Exercise Across the Animal Kingdom

The health-promoting effects of exercise have deep evolutionary roots. Even baby alligators benefit from brisk jogs on a treadmill [8]. In fact, almost any species that is adapted for movement requires a certain degree of physical activity to remain in a non-pathological state [9]. When experimental lab mammals (e.g. mice) are exercised their physical fitness as well as performance on cognitive tasks significantly improve [6]. Similarly, wild-raised animals have enhanced cognitive and neural health compared to lab-raised conspecifics, which is in no small part due to differences in exercise [10–13]. This has led some to claim that exercised animals should be considered the “control” condition and should therefore be used in all research. However, perhaps unsurprisingly, species evolutionarily adapted for different ecologies require different degrees and forms of regular exercise. For example, the three-toed sloth might typically dawdle around little more than 10 meters2 in the wild, whereas the long-ranging wolf occupies a home range spanning upwards of 22,000 meters2 [14]. Thus, it would be wrong, and rather inhumane, to confine a restless wolf to a habitat ideal for a sleepy sloth. Our egos aside, humans are animals too, shaped and molded by evolutionary forces into our current form. Amongst the many features that differentiate our species from our closest non-human primate relatives, are those that bequeath us with an unusual capacity for long-distance mobility (e.g. bipedalism, increased hind limb length, superior sweating ability) [9,15]. Interestingly, wolves and humans share similarities in their physiological responses to exercise in contrast to other species, perhaps indicating convergent adaptations for long-distance mobility [16]. In human evolution, this was likely related increasingly sparse distribution of vital resources (food, water, mates) [9,17]. These factors and others culminated in a strange, upright primate with an unusual capacity for long-range mobility. Much like the tale of the sloth and wolf, humans may require different degrees and types of exercise compared to our closest living non-human primate relatives in order to remain healthy [18].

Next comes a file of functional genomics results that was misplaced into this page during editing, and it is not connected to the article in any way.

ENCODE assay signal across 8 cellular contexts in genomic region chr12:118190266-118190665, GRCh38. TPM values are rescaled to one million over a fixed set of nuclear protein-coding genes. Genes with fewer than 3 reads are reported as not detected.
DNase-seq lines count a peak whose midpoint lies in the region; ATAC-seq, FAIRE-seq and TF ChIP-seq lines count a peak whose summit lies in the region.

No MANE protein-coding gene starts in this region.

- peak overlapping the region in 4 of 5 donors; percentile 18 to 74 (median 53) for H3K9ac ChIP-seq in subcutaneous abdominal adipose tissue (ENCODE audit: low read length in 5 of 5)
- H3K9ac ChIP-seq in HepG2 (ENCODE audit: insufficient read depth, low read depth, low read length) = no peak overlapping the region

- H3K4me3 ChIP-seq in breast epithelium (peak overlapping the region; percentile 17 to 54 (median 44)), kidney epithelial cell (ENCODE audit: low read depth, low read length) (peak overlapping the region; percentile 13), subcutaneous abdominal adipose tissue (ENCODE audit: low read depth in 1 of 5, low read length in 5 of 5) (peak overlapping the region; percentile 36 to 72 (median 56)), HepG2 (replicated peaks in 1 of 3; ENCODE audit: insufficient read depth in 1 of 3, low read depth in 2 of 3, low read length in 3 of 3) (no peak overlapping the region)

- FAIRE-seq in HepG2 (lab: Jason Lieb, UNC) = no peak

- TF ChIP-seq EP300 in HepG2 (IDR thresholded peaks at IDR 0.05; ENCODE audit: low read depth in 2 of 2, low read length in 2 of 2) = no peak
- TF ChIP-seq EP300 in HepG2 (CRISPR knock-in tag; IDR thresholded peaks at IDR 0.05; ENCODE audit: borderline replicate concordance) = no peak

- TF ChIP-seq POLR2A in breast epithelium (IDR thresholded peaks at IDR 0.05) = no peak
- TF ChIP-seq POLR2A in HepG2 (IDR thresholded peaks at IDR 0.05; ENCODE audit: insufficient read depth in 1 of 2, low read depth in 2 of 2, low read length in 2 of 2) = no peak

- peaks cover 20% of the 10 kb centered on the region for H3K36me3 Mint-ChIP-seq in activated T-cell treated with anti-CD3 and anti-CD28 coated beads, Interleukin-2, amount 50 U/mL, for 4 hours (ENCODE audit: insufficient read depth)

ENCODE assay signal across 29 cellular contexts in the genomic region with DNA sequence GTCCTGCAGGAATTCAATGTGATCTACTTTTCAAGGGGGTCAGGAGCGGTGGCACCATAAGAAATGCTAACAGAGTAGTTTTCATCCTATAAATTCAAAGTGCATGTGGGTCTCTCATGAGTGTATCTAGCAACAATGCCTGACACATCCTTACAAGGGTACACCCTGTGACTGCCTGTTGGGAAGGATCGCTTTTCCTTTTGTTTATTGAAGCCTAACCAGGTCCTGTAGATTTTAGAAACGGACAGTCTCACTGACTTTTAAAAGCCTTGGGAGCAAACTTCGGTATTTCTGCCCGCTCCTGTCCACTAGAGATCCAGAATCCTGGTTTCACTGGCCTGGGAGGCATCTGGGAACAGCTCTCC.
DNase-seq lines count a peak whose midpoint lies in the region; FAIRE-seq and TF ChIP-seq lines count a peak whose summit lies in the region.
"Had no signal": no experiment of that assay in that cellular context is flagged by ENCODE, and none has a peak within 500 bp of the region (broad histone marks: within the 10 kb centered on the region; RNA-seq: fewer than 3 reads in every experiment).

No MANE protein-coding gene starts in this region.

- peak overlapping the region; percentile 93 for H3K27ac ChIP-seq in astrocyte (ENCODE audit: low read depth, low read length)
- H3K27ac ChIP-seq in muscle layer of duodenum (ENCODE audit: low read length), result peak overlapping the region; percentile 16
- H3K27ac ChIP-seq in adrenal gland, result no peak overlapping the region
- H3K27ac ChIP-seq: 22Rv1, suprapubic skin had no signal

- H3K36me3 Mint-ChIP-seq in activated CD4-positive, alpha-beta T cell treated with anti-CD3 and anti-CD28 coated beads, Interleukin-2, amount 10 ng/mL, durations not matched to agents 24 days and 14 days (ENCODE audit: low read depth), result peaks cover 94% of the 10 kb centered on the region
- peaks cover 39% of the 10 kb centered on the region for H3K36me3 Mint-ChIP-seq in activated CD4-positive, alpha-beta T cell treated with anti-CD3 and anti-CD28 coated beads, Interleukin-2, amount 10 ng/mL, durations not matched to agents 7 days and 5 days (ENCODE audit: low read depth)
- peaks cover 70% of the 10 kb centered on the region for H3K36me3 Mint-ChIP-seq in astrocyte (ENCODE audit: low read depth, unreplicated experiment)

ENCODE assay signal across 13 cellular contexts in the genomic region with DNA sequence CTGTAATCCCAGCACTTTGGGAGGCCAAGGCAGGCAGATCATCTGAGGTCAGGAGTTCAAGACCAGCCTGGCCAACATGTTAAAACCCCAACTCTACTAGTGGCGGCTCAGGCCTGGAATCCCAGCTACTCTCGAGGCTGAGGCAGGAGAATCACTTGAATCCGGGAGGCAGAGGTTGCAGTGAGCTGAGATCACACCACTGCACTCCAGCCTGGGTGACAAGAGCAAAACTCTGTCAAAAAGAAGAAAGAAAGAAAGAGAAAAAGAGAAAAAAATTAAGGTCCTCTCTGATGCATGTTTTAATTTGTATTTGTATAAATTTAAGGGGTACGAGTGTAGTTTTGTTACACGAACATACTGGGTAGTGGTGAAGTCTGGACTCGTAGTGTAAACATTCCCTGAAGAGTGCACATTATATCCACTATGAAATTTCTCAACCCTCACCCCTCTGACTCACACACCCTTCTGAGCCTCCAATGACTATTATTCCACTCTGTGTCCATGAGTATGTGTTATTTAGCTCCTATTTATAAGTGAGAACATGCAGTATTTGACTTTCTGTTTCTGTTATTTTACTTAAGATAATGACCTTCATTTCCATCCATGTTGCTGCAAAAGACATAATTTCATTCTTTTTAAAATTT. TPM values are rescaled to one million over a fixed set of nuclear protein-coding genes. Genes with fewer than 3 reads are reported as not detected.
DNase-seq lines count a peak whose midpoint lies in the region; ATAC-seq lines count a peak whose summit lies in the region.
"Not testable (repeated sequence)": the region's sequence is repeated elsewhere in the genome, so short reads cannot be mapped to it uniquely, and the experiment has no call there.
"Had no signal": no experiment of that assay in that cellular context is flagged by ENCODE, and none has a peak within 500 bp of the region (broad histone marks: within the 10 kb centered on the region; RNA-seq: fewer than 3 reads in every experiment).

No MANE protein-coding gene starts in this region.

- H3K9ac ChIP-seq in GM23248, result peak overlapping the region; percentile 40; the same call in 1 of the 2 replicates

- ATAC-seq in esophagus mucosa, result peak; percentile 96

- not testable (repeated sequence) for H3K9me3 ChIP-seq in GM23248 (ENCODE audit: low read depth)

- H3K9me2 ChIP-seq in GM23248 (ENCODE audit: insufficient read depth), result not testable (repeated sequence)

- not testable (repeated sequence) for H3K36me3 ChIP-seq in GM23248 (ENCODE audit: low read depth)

The Practicalities of Exercise in the Modern World